One of the hurdles that’s still being overcome in metal 3D printing is the ability to print with superalloys. The most common forms of metal printing that involve selectively melting metal powder with lasers or electron beams don’t work well with superalloys as they tend to crack during or after the printing process. But a research team at UC Santa Barbara recently published a paper outlining a new class of superalloys that are 3D printable, opening the door to new AM applications in aerospace and nuclear energy.
The research team was led by Tresa Pollock, a professor of materials and associate dean of UC Santa Barbara’s College of Engineering. Much of the funding came from a $3 million Vannevar Bush Faculty Fellowship (VBFF) that Pollock received from the US Department of Defense in 2017. In referring to the lasers used in metal AM, Pollock said “The highly focused beams provide exquisite control, enabling ‘tuning’ of properties in critical locations of the printed object. Unfortunately, many advanced metallic alloys used in extreme heat-intensive and chemically-corrosive environments encountered in energy, space, and nuclear applications are not compatible with the AM process.” Carpenter Technologies, Oak Ridge National Laboratory, and UCSB staff scientists also contributed to the project to find the key to printing with these advanced metals.
Most very-high-strength alloys that function in extreme environments cannot be printed, because they crack. They can crack in their liquid state, when an object is still being printed, or in the solid state, after the material is taken out and given some thermal treatments. This has prevented people from employing alloys that we use currently in applications such as aircraft engines to print new designs that could, for example, drastically increase performance or energy efficiency. Tresa Pollock, ALCOA Distinguished Professor of Materials at UC Santa Barbara
It’s important to note that the metals Pollock is speaking of are wildly expensive because they contain rare materials and require extensive processing and refining to create. So to then go and cut chunks off of such costly metals (that will go to waste) using traditional milling and CNC machining, that’s just plain inefficient. Being able to reduce that waste to practically nothing with 3D printing would generate huge cost savings across multiple industries. Add to that the material saved by printing more efficient geometries that can’t be produced with machining.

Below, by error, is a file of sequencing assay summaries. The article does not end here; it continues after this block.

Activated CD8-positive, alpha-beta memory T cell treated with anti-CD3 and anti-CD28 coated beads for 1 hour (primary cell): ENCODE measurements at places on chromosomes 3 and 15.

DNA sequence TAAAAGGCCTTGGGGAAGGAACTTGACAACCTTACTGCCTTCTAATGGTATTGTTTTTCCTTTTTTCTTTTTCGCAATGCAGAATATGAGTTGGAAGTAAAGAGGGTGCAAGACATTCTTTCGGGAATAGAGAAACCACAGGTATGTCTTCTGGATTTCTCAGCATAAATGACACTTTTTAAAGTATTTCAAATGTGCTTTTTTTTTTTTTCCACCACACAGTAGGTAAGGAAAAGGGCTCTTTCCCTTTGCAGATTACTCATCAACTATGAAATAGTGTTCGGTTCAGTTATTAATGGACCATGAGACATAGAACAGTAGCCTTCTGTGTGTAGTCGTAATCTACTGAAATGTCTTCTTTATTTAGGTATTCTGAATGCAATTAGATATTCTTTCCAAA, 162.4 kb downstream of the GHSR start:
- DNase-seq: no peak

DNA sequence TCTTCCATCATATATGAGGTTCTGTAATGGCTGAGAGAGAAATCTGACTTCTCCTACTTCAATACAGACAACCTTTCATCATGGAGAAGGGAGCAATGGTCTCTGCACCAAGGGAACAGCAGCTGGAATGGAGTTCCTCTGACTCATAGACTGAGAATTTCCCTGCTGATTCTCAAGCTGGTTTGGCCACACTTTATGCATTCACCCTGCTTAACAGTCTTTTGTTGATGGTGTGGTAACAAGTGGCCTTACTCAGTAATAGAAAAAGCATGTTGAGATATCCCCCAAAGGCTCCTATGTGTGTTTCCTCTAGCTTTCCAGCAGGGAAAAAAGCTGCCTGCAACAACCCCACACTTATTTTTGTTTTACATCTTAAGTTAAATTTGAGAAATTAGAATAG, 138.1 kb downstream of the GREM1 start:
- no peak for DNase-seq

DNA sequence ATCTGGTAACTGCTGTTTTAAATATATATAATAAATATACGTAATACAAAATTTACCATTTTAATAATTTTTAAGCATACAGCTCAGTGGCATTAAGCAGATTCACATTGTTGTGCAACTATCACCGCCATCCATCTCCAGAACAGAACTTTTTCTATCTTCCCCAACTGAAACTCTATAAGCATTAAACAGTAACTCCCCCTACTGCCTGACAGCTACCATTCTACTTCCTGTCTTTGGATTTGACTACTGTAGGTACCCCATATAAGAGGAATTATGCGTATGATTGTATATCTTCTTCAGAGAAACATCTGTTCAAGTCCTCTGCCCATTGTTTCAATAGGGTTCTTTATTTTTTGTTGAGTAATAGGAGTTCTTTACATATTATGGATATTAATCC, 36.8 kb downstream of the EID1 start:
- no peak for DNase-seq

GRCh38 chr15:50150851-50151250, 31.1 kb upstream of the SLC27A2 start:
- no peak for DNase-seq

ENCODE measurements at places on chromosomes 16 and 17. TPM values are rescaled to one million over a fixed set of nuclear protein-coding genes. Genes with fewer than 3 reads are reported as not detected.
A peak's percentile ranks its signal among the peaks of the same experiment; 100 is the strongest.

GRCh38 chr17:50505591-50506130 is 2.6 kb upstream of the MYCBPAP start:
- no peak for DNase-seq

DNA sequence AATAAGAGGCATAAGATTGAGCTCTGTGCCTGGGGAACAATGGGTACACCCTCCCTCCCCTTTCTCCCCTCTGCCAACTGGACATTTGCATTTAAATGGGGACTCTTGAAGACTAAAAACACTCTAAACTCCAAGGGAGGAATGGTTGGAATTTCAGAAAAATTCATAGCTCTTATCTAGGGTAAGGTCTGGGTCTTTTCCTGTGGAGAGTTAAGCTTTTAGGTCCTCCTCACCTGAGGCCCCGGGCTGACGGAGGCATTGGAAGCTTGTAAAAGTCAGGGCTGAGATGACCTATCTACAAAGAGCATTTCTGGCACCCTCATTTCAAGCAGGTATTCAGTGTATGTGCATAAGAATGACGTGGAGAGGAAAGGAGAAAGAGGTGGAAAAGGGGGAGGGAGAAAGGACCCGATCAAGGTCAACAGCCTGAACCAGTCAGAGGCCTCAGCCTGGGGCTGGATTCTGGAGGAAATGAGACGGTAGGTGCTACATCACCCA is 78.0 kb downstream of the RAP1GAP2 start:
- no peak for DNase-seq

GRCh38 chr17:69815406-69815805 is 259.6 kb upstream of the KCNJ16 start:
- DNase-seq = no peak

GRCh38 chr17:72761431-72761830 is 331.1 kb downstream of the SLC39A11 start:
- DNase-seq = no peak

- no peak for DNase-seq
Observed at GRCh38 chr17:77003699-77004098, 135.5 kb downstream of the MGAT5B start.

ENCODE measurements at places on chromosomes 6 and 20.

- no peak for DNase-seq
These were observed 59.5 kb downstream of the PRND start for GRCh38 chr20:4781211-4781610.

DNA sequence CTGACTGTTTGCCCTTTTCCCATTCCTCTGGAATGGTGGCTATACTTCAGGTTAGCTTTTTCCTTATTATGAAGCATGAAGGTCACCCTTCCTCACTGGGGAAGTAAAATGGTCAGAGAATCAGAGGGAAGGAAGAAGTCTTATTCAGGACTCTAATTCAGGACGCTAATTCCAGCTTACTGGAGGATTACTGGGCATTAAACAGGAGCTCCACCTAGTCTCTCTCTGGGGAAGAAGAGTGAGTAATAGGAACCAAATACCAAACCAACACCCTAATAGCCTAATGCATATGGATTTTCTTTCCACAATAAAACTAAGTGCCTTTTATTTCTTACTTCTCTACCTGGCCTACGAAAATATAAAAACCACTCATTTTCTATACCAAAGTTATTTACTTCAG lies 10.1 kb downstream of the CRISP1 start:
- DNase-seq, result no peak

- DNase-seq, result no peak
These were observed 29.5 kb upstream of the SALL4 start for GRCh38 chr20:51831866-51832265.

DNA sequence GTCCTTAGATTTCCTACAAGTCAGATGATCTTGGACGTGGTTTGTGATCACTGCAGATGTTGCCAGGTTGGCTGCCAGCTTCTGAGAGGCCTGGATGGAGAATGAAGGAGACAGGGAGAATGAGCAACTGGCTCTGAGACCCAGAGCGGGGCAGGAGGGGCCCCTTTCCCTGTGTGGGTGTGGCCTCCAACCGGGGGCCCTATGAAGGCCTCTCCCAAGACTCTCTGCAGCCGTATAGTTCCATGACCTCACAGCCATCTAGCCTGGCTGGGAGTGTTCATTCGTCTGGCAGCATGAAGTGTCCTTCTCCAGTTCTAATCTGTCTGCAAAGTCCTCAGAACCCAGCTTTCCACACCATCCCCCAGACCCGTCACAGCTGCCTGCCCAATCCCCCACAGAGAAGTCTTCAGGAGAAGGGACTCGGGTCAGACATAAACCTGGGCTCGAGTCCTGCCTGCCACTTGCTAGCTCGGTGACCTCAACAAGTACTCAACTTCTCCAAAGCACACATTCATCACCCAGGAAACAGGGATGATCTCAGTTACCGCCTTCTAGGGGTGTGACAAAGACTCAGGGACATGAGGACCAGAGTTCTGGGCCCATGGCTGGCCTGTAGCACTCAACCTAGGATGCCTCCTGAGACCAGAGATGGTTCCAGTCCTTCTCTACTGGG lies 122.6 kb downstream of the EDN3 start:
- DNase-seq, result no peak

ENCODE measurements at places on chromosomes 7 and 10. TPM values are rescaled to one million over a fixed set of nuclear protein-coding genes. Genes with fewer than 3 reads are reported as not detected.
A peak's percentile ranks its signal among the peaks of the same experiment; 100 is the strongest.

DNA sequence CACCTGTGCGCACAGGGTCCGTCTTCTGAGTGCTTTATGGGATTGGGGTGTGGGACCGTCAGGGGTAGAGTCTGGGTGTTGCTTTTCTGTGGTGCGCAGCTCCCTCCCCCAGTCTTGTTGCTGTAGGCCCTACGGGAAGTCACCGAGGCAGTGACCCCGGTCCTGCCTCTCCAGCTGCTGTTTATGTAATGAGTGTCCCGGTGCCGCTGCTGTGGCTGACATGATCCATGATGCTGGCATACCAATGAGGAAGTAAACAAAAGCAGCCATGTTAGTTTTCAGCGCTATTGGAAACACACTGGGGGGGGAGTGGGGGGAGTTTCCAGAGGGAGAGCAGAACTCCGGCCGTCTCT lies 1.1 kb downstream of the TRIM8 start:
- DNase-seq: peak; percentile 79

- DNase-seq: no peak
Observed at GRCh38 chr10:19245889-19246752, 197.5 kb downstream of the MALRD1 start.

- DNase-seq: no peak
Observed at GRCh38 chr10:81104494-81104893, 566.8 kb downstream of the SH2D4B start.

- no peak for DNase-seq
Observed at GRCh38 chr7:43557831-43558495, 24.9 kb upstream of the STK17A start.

The new suite of superalloys developed by Pollock’s team are almost equal parts Cobalt and Nickel. Generally, superalloys are composed mostly of nickel, but cranking up the Cobalt content was an important ingredient in their formula. “The high percentage of cobalt allowed us to design features into the liquid and solid states of the alloy that make it compatible with a wide range of printing conditions,” explained Pollock. The CoNi-based superalloys are capable of maintaining their material integrity at temperatures up to 90% of their melting point, whereas most alloys start to crumble at 50% of their melting temperatures.
They’re also defect resistant, a nice feature when manufacturing parts such as turbine blades for nuclear reactors or wingtips for supersonic jets. These new high-strength CoNi superalloys are compatible with EBM (electron beam melting) and SLM (selective laser melting), the latter being a more accessible technology that has historically struggled more with superalloys, so expect to see more high-stress applications of metal AM.